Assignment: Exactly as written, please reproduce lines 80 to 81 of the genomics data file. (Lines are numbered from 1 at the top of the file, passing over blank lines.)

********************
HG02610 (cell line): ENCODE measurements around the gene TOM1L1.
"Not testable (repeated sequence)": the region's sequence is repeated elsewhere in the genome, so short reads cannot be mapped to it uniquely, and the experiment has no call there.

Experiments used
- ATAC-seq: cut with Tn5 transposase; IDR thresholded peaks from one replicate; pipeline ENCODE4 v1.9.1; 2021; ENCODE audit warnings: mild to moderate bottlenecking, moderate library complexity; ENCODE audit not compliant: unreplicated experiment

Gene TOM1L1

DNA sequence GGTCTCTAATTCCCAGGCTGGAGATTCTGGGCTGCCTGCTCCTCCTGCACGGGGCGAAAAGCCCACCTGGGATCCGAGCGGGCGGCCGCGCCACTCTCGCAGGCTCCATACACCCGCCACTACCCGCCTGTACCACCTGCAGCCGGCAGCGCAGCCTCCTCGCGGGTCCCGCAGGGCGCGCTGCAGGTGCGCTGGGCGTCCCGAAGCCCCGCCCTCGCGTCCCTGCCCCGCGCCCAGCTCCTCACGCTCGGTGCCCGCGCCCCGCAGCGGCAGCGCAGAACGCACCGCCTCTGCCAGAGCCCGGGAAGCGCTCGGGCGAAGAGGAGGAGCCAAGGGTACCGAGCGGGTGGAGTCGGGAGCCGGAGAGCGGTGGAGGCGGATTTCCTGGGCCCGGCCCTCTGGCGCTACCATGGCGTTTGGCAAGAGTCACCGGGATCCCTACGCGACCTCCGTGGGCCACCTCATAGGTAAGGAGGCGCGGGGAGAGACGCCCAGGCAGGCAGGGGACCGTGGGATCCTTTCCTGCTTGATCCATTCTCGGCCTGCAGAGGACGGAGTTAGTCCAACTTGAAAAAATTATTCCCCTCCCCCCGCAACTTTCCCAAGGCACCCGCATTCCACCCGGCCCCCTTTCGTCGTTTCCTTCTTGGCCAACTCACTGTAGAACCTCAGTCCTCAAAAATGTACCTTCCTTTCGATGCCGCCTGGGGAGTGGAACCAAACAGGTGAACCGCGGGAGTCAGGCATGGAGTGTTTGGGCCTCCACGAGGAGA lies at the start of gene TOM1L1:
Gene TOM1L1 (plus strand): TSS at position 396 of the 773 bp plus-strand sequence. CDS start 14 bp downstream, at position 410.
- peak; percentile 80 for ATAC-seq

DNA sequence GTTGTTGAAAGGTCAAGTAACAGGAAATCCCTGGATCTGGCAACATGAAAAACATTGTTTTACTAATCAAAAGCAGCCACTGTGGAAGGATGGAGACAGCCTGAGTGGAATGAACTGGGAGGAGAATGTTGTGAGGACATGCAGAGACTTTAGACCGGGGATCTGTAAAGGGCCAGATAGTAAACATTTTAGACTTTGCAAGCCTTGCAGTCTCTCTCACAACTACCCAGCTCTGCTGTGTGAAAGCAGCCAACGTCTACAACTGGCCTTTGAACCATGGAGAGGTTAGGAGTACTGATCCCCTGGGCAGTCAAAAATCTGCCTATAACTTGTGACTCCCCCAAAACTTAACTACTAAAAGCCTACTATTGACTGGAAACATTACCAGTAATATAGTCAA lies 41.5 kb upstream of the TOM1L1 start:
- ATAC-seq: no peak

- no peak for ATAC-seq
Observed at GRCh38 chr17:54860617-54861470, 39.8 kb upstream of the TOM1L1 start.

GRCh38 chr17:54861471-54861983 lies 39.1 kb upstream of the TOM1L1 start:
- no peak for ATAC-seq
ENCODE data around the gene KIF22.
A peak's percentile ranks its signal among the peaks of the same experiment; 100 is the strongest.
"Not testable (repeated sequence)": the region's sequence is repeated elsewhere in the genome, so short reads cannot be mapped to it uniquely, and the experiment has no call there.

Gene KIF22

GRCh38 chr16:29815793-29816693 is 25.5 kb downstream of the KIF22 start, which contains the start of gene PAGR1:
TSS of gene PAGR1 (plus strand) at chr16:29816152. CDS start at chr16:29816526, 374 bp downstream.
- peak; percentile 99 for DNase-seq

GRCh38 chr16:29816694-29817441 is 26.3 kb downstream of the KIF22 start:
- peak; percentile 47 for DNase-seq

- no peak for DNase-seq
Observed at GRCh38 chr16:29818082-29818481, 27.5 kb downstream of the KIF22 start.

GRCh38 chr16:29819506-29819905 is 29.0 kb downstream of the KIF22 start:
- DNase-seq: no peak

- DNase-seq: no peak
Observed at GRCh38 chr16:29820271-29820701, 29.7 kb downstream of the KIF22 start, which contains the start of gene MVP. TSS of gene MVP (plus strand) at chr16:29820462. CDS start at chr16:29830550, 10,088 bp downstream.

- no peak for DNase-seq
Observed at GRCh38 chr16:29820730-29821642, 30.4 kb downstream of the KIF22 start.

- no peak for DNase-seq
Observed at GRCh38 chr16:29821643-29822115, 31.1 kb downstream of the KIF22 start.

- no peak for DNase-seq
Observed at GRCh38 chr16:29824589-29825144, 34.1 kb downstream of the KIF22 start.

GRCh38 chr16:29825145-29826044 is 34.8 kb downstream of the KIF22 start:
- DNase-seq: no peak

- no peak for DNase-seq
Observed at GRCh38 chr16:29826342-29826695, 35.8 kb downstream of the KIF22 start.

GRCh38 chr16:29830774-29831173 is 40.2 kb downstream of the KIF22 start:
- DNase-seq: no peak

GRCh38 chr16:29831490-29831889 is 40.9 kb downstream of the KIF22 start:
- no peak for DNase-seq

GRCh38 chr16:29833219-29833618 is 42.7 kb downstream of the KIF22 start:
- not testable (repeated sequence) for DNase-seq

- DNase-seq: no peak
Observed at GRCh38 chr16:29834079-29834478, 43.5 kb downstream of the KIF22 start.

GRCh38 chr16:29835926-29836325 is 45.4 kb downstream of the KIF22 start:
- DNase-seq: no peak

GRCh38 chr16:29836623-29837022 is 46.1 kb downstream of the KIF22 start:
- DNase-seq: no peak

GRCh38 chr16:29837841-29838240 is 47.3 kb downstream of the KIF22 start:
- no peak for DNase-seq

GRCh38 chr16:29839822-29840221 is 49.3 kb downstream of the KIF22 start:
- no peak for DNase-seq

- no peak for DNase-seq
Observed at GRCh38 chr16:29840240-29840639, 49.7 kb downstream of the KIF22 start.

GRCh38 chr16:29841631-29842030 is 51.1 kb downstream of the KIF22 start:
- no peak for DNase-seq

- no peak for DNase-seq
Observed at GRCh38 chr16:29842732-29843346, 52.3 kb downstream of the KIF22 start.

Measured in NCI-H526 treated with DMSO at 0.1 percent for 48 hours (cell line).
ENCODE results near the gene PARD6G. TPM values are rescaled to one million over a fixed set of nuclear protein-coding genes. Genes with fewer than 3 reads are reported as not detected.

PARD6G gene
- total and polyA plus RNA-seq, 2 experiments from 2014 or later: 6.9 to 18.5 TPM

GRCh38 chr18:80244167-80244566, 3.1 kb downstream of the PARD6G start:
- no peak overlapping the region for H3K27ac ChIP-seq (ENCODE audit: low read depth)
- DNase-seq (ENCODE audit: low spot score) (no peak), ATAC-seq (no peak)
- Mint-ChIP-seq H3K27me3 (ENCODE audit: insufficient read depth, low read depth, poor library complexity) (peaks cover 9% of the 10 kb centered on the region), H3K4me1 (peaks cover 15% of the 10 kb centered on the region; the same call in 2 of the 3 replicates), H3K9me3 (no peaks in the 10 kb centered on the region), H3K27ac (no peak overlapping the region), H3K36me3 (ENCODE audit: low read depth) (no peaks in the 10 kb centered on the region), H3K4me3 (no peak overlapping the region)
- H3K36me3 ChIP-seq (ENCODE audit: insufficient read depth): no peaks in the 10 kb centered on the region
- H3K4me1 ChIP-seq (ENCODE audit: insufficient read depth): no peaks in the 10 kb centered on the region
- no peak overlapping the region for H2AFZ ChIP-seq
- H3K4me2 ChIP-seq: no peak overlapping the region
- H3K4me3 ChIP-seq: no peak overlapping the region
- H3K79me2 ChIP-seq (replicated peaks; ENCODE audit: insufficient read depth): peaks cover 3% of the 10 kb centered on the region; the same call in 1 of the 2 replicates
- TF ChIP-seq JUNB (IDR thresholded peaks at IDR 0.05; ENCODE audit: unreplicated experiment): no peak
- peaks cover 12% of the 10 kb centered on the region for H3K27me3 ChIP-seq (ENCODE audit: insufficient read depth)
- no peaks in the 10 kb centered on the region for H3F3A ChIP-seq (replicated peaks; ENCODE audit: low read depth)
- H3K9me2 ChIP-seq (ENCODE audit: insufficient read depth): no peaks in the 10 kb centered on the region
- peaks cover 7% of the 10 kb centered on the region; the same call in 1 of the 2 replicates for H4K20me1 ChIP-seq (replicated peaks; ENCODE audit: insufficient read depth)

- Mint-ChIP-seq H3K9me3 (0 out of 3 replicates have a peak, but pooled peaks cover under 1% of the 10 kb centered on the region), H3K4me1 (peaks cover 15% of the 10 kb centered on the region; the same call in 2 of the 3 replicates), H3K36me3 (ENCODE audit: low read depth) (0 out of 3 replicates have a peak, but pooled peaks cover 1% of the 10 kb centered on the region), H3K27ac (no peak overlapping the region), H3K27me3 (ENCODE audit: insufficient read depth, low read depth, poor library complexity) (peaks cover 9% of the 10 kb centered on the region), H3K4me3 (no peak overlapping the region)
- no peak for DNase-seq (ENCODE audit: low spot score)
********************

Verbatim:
- peaks cover 7% of the 10 kb centered on the region; the same call in 1 of the 2 replicates for H4K20me1 ChIP-seq (replicated peaks; ENCODE audit: insufficient read depth)

- Mint-ChIP-seq H3K9me3 (0 out of 3 replicates have a peak, but pooled peaks cover under 1% of the 10 kb centered on the region), H3K4me1 (peaks cover 15% of the 10 kb centered on the region; the same call in 2 of the 3 replicates), H3K36me3 (ENCODE audit: low read depth) (0 out of 3 replicates have a peak, but pooled peaks cover 1% of the 10 kb centered on the region), H3K27ac (no peak overlapping the region), H3K27me3 (ENCODE audit: insufficient read depth, low read depth, poor library complexity) (peaks cover 9% of the 10 kb centered on the region), H3K4me3 (no peak overlapping the region)